cd connect/file/build/

and you'll see connector jar and it's dependencies.

Image title

3. We'll make the required changes to include the source IP as key in the messages published to the Kafka topic. Let us rename the source file FileStreamSourceConnector.java to MyFileStreamSourceConnector.java so that the new connector is called MyFileStreamSourceConnector. The relevant changes are available on my GitHub.

4. Build your changes and copy the jars shown in Step 2 into a folder that we'll use to include the connector in Landoop's docker image.

Deploy the Connector

To make the connector that we have built in the last section available in Landoop's UI, follow these steps.

1. Create a docker-compose.yaml file to launch Apache Kafka cluster.

version: '2'
services:
  kafka-cluster:
    image: landoop/fast-data-dev
    environment:
      ADV_HOST: 127.0.0.1         
      RUNTESTS: 0                 
    volumes:
      - /Users/randhirsingh/custom-file-connector:/opt/landoop/connectors/third-party/kafka-connect-file
      - /Users/randhirsingh/access.log:/var/log/myapp/access.log
    ports:
      - 2181:2181                 
      - 3030:3030                 
      - 8081-8083:8081-8083
      - 9581-9585:9581-9585       
      - 9092:9092

We have copied all the relevant file source connect jars to the local folder named custom-file-connector and we mount the folder to the relevant path in Landoop docker image. We are also mounting the Apache HTTP server access log that we want to process.

2. Change directory to the folder where you created docker-compose.yaml and launch kafka-cluster.

docker-compose up kafka-cluster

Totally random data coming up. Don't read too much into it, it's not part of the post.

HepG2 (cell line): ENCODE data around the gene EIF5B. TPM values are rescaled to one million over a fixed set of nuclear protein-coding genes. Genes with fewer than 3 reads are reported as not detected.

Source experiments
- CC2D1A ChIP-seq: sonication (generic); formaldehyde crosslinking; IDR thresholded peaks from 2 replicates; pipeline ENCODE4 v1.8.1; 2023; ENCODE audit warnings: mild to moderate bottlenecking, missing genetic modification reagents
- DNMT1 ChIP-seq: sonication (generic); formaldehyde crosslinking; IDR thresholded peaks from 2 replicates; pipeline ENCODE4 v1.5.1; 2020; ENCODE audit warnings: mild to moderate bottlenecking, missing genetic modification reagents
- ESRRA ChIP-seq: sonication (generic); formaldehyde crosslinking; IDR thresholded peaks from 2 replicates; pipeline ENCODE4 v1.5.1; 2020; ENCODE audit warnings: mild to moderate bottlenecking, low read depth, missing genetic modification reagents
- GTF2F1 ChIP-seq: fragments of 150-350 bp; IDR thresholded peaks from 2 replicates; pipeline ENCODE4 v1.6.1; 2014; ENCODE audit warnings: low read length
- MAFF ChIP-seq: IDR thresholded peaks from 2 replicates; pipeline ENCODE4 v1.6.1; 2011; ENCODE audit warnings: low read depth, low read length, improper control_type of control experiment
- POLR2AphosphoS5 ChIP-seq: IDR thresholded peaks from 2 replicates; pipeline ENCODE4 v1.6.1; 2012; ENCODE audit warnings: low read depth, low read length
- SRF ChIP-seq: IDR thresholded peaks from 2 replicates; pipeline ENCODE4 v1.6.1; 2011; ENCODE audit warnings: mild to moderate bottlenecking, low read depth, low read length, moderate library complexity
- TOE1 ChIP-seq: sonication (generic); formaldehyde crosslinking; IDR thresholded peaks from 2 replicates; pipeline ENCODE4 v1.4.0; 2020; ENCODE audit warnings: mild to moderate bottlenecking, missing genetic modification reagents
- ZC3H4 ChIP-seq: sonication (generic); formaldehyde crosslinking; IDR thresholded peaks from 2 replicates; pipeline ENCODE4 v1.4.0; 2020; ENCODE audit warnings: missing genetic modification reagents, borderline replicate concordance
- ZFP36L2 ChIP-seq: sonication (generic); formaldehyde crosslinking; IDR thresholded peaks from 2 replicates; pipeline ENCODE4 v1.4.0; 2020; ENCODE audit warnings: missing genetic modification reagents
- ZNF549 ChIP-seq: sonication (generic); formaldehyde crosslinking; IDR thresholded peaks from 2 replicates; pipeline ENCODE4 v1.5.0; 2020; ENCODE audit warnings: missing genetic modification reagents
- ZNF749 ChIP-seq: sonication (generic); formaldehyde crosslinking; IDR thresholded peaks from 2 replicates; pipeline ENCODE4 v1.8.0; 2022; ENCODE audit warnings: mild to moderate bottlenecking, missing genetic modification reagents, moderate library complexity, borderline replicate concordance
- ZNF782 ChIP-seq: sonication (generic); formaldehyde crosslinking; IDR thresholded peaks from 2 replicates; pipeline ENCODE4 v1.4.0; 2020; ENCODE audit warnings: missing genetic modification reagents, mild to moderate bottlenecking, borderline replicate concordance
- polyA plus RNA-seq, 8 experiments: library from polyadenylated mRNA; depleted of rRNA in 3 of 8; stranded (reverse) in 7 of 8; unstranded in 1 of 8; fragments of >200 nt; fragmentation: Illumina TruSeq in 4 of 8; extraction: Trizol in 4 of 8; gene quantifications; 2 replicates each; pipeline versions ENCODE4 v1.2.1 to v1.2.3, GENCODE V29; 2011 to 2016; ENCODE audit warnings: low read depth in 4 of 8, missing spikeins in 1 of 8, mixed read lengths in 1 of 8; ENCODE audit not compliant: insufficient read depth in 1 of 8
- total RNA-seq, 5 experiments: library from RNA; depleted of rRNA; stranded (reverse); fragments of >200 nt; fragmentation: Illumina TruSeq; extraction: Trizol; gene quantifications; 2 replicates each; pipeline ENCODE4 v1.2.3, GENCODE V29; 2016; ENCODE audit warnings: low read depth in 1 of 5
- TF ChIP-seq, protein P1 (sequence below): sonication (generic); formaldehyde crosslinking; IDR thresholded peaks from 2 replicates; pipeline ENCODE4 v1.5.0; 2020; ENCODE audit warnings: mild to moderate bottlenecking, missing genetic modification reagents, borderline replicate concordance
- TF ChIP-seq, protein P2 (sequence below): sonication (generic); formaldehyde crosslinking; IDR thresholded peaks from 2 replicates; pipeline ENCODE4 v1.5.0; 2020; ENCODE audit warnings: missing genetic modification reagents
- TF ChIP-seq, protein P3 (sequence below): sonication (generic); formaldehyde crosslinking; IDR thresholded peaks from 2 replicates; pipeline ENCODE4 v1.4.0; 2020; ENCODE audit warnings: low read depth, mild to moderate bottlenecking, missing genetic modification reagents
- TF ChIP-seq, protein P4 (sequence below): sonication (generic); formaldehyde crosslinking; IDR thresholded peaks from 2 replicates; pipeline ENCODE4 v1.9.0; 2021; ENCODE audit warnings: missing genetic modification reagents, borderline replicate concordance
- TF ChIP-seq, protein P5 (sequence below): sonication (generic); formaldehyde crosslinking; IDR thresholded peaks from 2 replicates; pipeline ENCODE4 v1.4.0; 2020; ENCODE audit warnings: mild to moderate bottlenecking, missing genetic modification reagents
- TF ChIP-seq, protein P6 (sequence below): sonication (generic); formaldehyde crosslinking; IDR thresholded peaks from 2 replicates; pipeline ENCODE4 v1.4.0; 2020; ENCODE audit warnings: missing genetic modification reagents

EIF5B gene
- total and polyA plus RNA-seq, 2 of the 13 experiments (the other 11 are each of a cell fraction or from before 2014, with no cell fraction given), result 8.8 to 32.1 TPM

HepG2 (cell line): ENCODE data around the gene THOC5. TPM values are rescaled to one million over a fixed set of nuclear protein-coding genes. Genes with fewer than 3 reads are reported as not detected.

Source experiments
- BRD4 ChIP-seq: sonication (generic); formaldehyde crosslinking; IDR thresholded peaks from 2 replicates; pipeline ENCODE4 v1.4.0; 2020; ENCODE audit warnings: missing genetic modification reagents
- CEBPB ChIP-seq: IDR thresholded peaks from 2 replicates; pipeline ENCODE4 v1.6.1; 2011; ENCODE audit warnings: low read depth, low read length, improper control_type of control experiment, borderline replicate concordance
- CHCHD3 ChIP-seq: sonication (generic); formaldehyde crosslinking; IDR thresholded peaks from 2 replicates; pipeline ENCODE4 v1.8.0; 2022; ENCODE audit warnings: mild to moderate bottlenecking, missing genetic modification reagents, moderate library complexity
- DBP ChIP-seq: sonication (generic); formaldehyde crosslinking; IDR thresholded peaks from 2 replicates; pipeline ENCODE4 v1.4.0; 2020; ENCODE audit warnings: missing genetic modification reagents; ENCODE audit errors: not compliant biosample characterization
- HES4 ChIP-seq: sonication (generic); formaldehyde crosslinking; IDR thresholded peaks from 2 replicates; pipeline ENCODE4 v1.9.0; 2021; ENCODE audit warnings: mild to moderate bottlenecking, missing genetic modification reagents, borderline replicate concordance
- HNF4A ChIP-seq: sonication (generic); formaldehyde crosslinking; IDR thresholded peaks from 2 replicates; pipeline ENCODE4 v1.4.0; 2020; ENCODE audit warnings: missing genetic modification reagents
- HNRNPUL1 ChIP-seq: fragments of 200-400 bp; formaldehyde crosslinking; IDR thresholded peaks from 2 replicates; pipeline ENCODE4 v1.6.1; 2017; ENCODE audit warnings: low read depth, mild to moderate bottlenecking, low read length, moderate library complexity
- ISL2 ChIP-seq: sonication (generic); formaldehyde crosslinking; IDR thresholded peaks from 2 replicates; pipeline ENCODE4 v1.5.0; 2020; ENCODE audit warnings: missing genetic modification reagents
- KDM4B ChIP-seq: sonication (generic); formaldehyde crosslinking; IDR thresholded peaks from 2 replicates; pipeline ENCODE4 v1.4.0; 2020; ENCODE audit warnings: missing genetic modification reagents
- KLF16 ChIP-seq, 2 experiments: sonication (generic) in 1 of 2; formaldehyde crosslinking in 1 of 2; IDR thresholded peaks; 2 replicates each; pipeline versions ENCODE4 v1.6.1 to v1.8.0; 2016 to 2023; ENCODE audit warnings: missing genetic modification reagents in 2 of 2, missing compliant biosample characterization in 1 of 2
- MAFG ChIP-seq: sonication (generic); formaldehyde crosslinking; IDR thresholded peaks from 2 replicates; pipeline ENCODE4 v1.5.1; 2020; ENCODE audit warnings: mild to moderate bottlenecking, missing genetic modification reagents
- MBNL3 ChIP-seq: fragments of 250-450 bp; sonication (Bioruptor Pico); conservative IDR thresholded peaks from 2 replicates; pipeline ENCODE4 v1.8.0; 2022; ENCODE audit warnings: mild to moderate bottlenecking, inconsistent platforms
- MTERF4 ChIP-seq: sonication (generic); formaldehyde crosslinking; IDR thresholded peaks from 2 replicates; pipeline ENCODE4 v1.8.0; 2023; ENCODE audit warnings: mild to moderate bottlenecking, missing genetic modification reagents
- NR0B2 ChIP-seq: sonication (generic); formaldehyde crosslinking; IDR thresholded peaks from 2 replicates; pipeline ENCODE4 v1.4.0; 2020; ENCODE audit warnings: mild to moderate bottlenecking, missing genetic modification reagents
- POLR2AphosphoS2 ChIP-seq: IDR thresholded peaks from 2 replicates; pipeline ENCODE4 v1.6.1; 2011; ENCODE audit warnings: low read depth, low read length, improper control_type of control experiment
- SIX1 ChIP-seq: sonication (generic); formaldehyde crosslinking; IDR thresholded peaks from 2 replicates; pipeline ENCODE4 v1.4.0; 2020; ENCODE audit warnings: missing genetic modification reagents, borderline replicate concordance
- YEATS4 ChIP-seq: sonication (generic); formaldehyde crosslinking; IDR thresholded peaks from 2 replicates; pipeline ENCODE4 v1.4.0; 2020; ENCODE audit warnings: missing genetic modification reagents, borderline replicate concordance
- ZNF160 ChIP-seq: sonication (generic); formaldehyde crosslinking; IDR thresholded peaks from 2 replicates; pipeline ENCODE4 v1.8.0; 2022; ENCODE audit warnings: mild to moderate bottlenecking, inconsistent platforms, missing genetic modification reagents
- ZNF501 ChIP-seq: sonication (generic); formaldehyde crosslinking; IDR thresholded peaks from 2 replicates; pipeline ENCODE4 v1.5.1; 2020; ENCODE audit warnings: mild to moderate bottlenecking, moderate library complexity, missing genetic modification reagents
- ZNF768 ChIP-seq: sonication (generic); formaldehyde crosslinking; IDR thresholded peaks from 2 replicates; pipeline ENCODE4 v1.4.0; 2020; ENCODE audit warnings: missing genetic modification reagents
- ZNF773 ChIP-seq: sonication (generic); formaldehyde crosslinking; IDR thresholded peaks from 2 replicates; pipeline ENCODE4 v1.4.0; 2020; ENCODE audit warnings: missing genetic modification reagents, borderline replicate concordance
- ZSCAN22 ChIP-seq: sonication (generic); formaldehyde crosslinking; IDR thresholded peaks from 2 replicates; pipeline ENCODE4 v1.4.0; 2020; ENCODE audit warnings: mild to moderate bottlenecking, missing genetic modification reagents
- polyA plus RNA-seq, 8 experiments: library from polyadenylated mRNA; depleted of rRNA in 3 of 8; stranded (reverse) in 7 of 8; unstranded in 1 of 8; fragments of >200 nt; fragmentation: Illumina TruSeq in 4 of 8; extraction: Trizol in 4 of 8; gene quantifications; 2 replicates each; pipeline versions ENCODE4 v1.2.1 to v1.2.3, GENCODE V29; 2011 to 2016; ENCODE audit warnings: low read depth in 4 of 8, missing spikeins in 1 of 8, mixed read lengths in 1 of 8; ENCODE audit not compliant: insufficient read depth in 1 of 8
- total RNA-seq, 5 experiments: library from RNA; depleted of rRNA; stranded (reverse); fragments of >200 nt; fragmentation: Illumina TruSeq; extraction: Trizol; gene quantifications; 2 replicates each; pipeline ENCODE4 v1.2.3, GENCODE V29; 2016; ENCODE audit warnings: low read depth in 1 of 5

Create a File Source Connector

Once the docker container is up and running, create a new topic with multiple partitions that we'll use for our File source connector. Find the container ID and grab a shell into the container to create a topic.

docker container ps # note the container id
docker exec -ti <container-id> bash
kafka-topics --create 
             --topic my-topic-3
             --partitions 3 
             --replication-factor 1 
             --zookeeper 127.0.0.1:2181

Hit http://localhost:3030 to bring up Landoop UI. Navigate to Kafka Connect UI and click on New button. Under the Source connectors, you'll see the new connector.

Image title

Select the new connector and provide details of topic and file configuration properties.

{
  "connector.class": "org.apache.kafka.connect.file.MyFileStreamSourceConnector",
  "file": "/var/log/myapp/access.log",
  "tasks.max": "1",
  "name": "MyFileStreamSourceConnector",
  "topic": "my-topic-3"
}

Navigate back to the Kafka Topics UI to see the topic my-topic-3 and examine it's contents. Each log message now has source IP as the key included. Kafka takes care of sending messages with the same key to the same partition.

Image title

Conclusion

In this article, we looked at the steps to customize, build, and deploy a Kafka Connect connector into Landoop's docker image. The development steps for the connector are very specific for our use case. For a more comprehensive example of writing a connector from scratch, please take a look at the reference.

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Topics:
apache kafka ,connectors ,docker ,integration ,source code ,github